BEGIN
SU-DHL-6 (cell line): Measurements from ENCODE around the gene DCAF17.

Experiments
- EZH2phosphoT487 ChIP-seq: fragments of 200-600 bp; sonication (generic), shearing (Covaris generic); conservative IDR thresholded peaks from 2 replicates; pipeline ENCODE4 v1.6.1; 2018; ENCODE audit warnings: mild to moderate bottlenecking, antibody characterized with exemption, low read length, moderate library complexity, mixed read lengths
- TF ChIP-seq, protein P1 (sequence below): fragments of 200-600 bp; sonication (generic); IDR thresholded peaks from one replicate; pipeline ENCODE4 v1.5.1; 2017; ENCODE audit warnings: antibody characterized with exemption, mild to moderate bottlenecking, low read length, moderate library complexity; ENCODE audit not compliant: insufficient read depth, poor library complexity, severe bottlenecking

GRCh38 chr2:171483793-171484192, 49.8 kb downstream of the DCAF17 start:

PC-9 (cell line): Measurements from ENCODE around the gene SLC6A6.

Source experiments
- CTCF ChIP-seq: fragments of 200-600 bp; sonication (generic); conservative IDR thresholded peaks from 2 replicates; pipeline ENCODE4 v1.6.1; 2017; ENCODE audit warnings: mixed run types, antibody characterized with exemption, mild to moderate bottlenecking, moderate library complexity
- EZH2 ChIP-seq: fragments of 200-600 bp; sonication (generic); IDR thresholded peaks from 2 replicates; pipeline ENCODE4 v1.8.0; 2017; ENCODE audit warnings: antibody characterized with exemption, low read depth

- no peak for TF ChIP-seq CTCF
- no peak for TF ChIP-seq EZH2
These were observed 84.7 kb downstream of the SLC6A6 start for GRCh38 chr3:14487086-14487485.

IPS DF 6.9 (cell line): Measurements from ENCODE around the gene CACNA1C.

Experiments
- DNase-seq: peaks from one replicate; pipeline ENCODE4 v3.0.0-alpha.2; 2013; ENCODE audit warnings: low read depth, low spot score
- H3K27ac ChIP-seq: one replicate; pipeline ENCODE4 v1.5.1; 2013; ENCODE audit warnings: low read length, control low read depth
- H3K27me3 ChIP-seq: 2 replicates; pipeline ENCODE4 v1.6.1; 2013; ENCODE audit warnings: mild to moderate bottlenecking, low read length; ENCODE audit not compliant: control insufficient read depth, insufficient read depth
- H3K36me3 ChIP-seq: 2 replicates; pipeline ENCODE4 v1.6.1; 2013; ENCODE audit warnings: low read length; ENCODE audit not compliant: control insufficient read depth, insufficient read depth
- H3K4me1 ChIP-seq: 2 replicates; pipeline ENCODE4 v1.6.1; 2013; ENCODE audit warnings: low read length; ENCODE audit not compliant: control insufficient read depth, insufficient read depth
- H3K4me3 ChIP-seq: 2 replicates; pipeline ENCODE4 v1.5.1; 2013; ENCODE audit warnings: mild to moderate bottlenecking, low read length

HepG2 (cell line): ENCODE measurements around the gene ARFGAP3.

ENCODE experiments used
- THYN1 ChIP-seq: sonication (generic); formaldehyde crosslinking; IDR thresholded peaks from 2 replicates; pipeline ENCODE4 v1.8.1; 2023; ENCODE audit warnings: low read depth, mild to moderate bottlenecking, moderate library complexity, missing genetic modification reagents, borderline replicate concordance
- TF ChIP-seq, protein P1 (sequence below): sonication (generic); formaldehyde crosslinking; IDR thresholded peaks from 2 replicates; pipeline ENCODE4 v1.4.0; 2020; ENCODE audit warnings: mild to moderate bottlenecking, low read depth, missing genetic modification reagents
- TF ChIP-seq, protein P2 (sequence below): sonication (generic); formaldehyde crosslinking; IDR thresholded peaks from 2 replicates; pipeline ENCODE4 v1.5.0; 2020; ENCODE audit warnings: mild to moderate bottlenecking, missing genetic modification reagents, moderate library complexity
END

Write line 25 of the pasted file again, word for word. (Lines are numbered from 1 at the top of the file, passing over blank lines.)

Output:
- TF ChIP-seq, protein P2 (sequence below): sonication (generic); formaldehyde crosslinking; IDR thresholded peaks from 2 replicates; pipeline ENCODE4 v1.5.0; 2020; ENCODE audit warnings: mild to moderate bottlenecking, missing genetic modification reagents, moderate library complexity